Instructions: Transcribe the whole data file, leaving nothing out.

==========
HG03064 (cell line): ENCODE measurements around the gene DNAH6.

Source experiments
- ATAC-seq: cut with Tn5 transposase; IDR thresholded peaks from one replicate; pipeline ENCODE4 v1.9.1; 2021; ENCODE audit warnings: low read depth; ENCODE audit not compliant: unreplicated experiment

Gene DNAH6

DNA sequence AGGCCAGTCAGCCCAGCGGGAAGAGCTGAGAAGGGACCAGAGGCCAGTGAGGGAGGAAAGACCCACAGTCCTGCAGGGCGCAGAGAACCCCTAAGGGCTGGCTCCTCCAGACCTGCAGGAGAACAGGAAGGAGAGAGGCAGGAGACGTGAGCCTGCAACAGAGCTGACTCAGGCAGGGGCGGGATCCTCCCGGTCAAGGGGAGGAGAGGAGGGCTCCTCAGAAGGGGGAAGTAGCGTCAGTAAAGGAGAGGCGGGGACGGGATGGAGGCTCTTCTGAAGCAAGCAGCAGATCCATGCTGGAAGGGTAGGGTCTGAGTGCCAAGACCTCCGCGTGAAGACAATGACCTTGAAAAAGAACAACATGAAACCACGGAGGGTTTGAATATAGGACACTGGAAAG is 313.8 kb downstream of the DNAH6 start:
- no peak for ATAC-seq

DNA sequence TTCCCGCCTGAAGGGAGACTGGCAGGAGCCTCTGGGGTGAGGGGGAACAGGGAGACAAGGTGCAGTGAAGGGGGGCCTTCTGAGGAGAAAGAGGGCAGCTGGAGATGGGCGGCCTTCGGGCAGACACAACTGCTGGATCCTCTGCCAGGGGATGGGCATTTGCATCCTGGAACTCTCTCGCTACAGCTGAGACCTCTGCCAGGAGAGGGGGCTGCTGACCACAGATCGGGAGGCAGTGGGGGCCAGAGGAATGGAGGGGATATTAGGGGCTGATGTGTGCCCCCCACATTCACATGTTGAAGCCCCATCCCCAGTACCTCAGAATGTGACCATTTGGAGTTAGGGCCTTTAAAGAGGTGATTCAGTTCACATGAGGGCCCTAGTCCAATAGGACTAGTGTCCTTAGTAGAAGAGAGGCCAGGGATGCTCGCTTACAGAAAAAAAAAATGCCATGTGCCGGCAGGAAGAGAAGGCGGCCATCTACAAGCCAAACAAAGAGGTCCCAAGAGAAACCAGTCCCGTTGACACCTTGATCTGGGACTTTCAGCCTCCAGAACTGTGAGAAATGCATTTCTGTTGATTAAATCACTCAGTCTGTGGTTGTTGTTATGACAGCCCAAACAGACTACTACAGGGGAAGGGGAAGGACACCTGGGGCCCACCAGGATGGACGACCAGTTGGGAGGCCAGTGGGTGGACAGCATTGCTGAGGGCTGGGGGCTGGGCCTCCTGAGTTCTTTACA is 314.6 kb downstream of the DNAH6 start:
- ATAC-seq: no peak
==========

HG03064 (cell line): ENCODE measurements around the gene DNAH6.

Source experiments
- ATAC-seq: cut with Tn5 transposase; IDR thresholded peaks from one replicate; pipeline ENCODE4 v1.9.1; 2021; ENCODE audit warnings: low read depth; ENCODE audit not compliant: unreplicated experiment

Gene DNAH6

DNA sequence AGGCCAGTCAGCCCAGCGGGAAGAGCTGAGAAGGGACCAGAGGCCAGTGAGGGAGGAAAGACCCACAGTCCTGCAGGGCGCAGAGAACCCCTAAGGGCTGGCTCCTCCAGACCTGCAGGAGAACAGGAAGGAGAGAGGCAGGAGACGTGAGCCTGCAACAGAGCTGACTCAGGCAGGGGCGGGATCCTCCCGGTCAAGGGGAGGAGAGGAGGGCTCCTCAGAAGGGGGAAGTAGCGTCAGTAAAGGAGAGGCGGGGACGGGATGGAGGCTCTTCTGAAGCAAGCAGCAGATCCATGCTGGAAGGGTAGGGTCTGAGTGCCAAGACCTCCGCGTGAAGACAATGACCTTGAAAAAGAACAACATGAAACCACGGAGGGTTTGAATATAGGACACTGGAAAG is 313.8 kb downstream of the DNAH6 start:
- no peak for ATAC-seq

DNA sequence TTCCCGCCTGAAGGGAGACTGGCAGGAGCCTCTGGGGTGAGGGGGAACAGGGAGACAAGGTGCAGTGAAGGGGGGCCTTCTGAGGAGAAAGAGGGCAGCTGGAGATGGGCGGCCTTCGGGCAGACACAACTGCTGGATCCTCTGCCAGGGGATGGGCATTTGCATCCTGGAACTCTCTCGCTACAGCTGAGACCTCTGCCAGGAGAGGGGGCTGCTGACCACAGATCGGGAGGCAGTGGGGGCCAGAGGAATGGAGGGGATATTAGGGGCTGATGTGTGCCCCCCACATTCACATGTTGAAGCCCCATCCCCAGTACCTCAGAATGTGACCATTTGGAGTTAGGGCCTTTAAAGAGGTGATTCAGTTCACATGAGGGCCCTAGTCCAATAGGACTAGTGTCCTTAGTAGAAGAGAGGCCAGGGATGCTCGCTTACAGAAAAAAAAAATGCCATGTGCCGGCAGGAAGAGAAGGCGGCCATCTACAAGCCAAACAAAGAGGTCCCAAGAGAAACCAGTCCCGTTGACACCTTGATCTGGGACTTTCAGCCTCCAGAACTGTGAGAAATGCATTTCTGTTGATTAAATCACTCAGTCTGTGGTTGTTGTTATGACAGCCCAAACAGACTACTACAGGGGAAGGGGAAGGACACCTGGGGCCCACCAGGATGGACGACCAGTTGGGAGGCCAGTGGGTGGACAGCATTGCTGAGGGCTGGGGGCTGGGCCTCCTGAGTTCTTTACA is 314.6 kb downstream of the DNAH6 start:
- ATAC-seq: no peak